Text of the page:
In Risks 9.69, Donald B. Weschler writes: > The Prodigy system accesses remote subscribers' disks to check the > Prodigy software version used, and when necessary, downloads the latest > programs. ... I asked Prodigy how they protect against the possibility > of altering subscribers' non-Prodigy programs, or reading their personal > data. ... According to Prodigy, the feature cannot be disabled. This issue was debated at length on the PRODIGY service several months ago; an explanation was given by Harold Goldes, one of the PRODIGY service's more technically knowledgeable user-support people. The "programs" updated by the PRODIGY software are not executable files loadable by the PC's operating system; it is not even clear that it is code executable by the PC's CPU. Rather, routines to draw the individual graphics displays used by the PRODIGY software are cached on the user's disk in a single file, STAGE.DAT, and this cache is updated via normal cache-updating algorithms. The PRODIGY software is unable to update the DOS-executable object programs automatically, and has to send out new disks when this is necessary. The explanation given in the _PRODIGY_Star_ newsletter was an overly-abbreviated version, limited in technical detail by the PRODIGY service's orientation to nontechnical people, and, no doubt, by space limitations. Nevertheless, due the PC's lack of security mechanisms, the possibility of altering subscriber's programs or reading personal data does exist on any such system. PRODIGY representatives have repeatedly stated that the PRODIGY software will not do this, and my examination of the operation of the software has not shown any evidence that any file other than STAGE.DAT is updated. A topic that has not been so clearly answered is what some users feel to be the PRODIGY service's overuse of its built-in censorship facilities and its employment of "over 100" censors; they feel the PRODIGY sevice uses this facility to control the expression of opinions on the service's bulletin boards which may adversely affect marketing goals. [PRODIGY is a trademark of Prodigy Services Company, a partnership of IBM and Sears.]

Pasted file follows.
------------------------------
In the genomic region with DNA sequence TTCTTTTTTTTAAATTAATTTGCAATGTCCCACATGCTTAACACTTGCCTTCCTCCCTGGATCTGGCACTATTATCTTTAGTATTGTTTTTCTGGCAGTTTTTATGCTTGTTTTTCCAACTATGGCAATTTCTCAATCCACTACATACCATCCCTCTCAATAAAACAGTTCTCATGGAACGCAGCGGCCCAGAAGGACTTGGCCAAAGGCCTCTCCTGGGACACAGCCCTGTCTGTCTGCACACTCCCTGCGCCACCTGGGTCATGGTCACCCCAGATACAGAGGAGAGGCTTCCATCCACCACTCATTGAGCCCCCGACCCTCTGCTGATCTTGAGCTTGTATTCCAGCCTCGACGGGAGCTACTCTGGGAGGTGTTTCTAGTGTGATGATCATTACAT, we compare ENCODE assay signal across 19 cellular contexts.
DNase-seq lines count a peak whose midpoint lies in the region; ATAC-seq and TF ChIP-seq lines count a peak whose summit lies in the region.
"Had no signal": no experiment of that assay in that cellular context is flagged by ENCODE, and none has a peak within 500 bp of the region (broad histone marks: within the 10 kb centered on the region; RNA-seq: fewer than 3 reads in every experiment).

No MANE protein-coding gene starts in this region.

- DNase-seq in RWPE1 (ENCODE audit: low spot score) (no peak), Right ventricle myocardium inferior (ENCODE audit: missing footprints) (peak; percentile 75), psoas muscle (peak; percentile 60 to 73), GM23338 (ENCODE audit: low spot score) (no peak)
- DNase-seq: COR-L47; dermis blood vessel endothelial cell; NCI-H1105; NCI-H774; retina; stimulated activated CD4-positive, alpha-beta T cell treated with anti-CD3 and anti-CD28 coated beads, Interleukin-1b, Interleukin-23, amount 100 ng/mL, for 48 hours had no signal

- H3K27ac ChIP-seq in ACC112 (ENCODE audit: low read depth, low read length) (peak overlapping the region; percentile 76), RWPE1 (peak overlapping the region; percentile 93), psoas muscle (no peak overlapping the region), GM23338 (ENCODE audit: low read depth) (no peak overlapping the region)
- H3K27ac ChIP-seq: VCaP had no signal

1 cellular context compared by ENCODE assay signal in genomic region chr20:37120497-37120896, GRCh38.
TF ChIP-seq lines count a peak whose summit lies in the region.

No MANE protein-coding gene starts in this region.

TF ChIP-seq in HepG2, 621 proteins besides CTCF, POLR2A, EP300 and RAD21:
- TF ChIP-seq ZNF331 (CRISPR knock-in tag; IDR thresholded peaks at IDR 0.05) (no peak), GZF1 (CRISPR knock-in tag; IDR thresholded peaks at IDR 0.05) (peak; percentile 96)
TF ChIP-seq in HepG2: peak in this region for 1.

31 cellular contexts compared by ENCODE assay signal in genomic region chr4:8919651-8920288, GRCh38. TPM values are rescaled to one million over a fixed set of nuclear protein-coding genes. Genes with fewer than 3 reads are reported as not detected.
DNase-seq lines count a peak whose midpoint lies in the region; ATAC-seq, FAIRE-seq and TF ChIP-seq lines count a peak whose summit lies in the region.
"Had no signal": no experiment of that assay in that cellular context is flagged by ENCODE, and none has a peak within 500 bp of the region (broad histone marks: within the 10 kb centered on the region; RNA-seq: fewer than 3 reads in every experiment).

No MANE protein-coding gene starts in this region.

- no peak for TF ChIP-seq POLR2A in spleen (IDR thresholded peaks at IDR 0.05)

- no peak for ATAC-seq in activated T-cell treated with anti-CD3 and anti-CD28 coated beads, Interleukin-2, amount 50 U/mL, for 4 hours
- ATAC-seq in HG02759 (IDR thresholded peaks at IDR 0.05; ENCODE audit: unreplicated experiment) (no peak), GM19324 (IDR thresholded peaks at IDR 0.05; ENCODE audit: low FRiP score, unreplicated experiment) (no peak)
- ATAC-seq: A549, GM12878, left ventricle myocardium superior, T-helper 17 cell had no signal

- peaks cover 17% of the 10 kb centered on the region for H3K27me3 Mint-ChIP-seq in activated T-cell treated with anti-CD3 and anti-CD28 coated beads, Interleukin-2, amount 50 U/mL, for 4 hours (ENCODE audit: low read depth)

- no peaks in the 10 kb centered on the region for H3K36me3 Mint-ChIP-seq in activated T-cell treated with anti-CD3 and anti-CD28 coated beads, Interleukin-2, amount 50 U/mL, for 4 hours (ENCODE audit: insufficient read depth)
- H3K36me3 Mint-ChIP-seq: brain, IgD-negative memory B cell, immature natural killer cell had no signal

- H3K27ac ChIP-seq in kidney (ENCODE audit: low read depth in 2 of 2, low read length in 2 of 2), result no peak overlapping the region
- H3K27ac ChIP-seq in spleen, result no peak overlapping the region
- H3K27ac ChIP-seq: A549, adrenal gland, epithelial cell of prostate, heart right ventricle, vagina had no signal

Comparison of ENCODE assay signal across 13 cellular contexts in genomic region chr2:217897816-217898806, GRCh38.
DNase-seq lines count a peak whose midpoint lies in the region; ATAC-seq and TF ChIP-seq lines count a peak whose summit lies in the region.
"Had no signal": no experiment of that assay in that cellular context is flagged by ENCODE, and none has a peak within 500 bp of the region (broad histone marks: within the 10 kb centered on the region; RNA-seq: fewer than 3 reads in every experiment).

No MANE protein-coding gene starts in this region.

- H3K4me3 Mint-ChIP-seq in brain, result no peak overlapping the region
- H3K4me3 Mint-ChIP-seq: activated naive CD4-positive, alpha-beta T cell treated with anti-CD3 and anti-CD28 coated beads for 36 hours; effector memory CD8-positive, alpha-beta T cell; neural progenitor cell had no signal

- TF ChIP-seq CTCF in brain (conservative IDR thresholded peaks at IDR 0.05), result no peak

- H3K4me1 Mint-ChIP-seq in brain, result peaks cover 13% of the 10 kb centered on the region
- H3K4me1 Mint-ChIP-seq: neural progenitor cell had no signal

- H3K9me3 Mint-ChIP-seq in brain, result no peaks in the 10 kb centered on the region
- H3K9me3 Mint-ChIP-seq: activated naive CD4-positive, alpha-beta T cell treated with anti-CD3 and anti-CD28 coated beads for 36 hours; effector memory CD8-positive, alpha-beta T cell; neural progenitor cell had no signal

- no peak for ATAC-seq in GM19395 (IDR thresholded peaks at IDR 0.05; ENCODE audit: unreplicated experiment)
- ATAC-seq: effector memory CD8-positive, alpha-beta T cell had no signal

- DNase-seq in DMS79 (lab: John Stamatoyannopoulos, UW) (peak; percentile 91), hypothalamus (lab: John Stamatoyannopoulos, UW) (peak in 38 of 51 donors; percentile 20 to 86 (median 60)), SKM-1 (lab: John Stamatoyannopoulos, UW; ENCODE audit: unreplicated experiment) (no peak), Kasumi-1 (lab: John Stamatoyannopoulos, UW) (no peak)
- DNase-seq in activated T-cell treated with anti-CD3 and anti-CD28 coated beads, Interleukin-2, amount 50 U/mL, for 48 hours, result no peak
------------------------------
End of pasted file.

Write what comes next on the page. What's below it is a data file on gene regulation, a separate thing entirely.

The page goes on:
> ... you could immobilize a major urban area ... Perhaps it would not be trivial to point out that Norman Spinrad published a story in Analog about 25 years ago which used this exact scenario, wherein a foreign power immobilises New York City. -Peter Ahrens, San Francisco